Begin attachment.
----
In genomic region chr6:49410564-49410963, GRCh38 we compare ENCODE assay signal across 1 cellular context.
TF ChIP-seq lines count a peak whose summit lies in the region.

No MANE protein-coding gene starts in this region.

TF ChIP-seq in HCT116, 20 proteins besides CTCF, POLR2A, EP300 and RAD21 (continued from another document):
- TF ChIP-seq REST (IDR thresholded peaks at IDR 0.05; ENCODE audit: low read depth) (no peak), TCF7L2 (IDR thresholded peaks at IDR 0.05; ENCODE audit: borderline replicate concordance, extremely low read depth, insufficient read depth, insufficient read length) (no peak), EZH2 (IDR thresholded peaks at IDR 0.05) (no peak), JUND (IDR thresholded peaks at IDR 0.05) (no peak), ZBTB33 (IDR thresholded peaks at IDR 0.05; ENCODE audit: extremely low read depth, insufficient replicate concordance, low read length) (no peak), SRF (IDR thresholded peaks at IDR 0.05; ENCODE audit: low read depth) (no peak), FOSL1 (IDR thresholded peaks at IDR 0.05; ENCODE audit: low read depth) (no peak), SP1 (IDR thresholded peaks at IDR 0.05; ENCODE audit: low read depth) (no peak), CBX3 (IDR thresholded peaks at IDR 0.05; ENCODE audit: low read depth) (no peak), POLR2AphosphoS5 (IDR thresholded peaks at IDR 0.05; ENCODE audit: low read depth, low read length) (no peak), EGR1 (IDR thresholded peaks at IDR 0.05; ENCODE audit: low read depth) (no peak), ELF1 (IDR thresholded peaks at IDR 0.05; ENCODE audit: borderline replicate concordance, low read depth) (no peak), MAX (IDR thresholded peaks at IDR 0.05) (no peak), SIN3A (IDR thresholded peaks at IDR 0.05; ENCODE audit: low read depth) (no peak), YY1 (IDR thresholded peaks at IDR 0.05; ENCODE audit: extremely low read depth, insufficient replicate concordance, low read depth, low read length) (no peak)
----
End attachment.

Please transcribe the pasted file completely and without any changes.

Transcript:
In genomic region chr6:49410564-49410963, GRCh38 we compare ENCODE assay signal across 1 cellular context.
TF ChIP-seq lines count a peak whose summit lies in the region.

No MANE protein-coding gene starts in this region.

TF ChIP-seq in HCT116, 20 proteins besides CTCF, POLR2A, EP300 and RAD21 (continued from another document):
- TF ChIP-seq REST (IDR thresholded peaks at IDR 0.05; ENCODE audit: low read depth) (no peak), TCF7L2 (IDR thresholded peaks at IDR 0.05; ENCODE audit: borderline replicate concordance, extremely low read depth, insufficient read depth, insufficient read length) (no peak), EZH2 (IDR thresholded peaks at IDR 0.05) (no peak), JUND (IDR thresholded peaks at IDR 0.05) (no peak), ZBTB33 (IDR thresholded peaks at IDR 0.05; ENCODE audit: extremely low read depth, insufficient replicate concordance, low read length) (no peak), SRF (IDR thresholded peaks at IDR 0.05; ENCODE audit: low read depth) (no peak), FOSL1 (IDR thresholded peaks at IDR 0.05; ENCODE audit: low read depth) (no peak), SP1 (IDR thresholded peaks at IDR 0.05; ENCODE audit: low read depth) (no peak), CBX3 (IDR thresholded peaks at IDR 0.05; ENCODE audit: low read depth) (no peak), POLR2AphosphoS5 (IDR thresholded peaks at IDR 0.05; ENCODE audit: low read depth, low read length) (no peak), EGR1 (IDR thresholded peaks at IDR 0.05; ENCODE audit: low read depth) (no peak), ELF1 (IDR thresholded peaks at IDR 0.05; ENCODE audit: borderline replicate concordance, low read depth) (no peak), MAX (IDR thresholded peaks at IDR 0.05) (no peak), SIN3A (IDR thresholded peaks at IDR 0.05; ENCODE audit: low read depth) (no peak), YY1 (IDR thresholded peaks at IDR 0.05; ENCODE audit: extremely low read depth, insufficient replicate concordance, low read depth, low read length) (no peak)